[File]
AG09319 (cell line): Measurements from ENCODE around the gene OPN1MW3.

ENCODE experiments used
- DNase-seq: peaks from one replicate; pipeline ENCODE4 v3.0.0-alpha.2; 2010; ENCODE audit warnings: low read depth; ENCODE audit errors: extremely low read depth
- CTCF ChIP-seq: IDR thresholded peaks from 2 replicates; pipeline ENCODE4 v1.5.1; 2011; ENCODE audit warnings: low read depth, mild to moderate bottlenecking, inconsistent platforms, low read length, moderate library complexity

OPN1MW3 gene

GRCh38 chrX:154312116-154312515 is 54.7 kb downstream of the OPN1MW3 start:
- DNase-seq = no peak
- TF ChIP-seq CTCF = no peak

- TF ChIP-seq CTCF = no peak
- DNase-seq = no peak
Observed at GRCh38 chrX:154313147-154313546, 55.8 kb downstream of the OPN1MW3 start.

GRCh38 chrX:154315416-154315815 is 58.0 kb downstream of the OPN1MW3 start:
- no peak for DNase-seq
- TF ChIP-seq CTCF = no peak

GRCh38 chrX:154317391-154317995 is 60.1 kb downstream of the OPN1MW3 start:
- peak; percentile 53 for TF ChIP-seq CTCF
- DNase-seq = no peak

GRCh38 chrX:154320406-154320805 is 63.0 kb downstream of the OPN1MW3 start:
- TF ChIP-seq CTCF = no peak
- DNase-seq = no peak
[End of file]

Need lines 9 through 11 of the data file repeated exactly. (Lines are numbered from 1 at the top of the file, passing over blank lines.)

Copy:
- TF ChIP-seq CTCF = no peak
- DNase-seq = no peak
Observed at GRCh38 chrX:154313147-154313546, 55.8 kb downstream of the OPN1MW3 start.